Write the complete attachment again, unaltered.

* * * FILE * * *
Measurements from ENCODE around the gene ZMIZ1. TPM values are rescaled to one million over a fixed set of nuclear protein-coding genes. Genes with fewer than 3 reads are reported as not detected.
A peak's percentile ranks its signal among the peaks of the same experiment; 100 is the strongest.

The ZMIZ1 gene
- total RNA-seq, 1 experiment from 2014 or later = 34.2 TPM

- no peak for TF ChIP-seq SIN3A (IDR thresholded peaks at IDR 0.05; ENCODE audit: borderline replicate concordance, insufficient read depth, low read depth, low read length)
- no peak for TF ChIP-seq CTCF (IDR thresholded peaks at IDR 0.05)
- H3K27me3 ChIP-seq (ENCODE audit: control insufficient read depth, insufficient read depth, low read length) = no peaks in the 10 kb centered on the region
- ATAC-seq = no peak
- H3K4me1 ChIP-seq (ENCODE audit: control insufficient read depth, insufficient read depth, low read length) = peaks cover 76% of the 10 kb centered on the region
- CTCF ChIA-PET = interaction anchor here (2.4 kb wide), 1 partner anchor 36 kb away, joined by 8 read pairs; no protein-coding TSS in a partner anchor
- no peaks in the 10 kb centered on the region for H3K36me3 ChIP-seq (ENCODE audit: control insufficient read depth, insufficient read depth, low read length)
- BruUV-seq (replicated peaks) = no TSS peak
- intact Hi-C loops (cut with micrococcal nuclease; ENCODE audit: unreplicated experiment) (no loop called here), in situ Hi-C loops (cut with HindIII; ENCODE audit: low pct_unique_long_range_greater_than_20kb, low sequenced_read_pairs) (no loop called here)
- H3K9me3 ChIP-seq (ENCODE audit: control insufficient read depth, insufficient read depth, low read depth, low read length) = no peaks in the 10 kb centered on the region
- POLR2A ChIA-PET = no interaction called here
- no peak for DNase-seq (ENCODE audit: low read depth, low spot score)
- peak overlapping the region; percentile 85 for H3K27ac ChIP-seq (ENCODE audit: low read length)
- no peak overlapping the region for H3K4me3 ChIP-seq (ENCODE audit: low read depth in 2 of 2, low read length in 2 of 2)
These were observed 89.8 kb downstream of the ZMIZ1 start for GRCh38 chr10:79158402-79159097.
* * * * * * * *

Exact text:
Measurements from ENCODE around the gene ZMIZ1. TPM values are rescaled to one million over a fixed set of nuclear protein-coding genes. Genes with fewer than 3 reads are reported as not detected.
A peak's percentile ranks its signal among the peaks of the same experiment; 100 is the strongest.

The ZMIZ1 gene
- total RNA-seq, 1 experiment from 2014 or later = 34.2 TPM

- no peak for TF ChIP-seq SIN3A (IDR thresholded peaks at IDR 0.05; ENCODE audit: borderline replicate concordance, insufficient read depth, low read depth, low read length)
- no peak for TF ChIP-seq CTCF (IDR thresholded peaks at IDR 0.05)
- H3K27me3 ChIP-seq (ENCODE audit: control insufficient read depth, insufficient read depth, low read length) = no peaks in the 10 kb centered on the region
- ATAC-seq = no peak
- H3K4me1 ChIP-seq (ENCODE audit: control insufficient read depth, insufficient read depth, low read length) = peaks cover 76% of the 10 kb centered on the region
- CTCF ChIA-PET = interaction anchor here (2.4 kb wide), 1 partner anchor 36 kb away, joined by 8 read pairs; no protein-coding TSS in a partner anchor
- no peaks in the 10 kb centered on the region for H3K36me3 ChIP-seq (ENCODE audit: control insufficient read depth, insufficient read depth, low read length)
- BruUV-seq (replicated peaks) = no TSS peak
- intact Hi-C loops (cut with micrococcal nuclease; ENCODE audit: unreplicated experiment) (no loop called here), in situ Hi-C loops (cut with HindIII; ENCODE audit: low pct_unique_long_range_greater_than_20kb, low sequenced_read_pairs) (no loop called here)
- H3K9me3 ChIP-seq (ENCODE audit: control insufficient read depth, insufficient read depth, low read depth, low read length) = no peaks in the 10 kb centered on the region
- POLR2A ChIA-PET = no interaction called here
- no peak for DNase-seq (ENCODE audit: low read depth, low spot score)
- peak overlapping the region; percentile 85 for H3K27ac ChIP-seq (ENCODE audit: low read length)
- no peak overlapping the region for H3K4me3 ChIP-seq (ENCODE audit: low read depth in 2 of 2, low read length in 2 of 2)
These were observed 89.8 kb downstream of the ZMIZ1 start for GRCh38 chr10:79158402-79159097.